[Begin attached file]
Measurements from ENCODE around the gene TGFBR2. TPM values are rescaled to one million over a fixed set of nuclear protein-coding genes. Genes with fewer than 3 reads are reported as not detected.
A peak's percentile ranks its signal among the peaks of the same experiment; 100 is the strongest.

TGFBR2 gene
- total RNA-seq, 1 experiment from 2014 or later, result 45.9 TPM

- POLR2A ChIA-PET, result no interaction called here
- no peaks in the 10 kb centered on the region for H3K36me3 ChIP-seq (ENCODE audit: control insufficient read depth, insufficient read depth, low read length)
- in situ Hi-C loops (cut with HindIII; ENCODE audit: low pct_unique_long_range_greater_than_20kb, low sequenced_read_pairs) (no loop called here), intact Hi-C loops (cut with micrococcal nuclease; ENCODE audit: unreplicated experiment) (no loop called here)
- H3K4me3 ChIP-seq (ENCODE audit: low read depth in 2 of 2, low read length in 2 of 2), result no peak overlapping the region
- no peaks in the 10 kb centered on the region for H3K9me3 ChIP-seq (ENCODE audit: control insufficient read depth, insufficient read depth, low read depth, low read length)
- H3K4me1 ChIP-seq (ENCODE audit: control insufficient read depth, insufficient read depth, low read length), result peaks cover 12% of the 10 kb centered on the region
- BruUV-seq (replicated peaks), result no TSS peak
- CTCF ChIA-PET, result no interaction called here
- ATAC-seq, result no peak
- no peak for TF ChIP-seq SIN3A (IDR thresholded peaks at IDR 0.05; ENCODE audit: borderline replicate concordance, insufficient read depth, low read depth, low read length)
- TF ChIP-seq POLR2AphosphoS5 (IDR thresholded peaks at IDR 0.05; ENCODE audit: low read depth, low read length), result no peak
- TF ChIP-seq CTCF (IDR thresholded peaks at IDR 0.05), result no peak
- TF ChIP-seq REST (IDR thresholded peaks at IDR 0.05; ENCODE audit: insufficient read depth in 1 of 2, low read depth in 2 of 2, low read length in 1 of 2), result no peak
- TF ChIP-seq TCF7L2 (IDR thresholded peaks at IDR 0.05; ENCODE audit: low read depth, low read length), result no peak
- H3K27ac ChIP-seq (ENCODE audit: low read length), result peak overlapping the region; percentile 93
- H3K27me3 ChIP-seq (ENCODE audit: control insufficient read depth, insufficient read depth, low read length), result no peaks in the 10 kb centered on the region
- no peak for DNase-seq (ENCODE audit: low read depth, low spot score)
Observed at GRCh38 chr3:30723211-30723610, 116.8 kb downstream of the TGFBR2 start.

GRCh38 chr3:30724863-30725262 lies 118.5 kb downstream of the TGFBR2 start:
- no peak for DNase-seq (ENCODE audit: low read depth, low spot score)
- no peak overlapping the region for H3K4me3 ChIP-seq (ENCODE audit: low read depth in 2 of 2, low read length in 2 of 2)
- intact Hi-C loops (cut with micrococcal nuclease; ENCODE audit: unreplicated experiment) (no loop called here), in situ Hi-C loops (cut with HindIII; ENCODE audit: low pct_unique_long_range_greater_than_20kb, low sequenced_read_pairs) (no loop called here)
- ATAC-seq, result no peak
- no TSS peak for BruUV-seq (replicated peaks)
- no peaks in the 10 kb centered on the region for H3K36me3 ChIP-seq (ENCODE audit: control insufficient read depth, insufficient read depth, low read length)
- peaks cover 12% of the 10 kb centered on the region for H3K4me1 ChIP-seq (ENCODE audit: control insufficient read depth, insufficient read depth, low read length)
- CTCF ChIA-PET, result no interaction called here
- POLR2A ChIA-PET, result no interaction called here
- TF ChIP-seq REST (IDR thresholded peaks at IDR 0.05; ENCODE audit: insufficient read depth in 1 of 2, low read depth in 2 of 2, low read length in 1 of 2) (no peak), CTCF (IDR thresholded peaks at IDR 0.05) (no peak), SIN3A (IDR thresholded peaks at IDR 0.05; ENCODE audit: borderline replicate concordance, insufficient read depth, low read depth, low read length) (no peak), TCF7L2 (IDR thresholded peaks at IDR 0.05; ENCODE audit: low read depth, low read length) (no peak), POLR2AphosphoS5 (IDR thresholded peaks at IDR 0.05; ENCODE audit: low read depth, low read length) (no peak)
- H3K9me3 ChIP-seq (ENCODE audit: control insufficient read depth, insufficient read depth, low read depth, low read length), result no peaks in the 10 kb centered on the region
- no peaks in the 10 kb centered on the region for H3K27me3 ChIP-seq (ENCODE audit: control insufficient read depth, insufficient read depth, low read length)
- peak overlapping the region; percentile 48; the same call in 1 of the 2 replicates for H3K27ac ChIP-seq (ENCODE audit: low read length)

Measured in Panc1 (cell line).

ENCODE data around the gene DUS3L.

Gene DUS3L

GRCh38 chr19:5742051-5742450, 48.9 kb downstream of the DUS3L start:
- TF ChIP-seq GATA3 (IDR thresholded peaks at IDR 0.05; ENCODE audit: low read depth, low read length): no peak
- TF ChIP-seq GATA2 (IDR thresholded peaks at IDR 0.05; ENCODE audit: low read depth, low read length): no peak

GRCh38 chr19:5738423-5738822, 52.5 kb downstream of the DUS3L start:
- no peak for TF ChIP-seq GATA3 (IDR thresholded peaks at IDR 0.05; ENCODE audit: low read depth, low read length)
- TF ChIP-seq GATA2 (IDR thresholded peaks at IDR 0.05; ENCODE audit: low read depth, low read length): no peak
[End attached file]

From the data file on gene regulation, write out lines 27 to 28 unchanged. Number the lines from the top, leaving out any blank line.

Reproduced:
- ATAC-seq, result no peak
- no TSS peak for BruUV-seq (replicated peaks)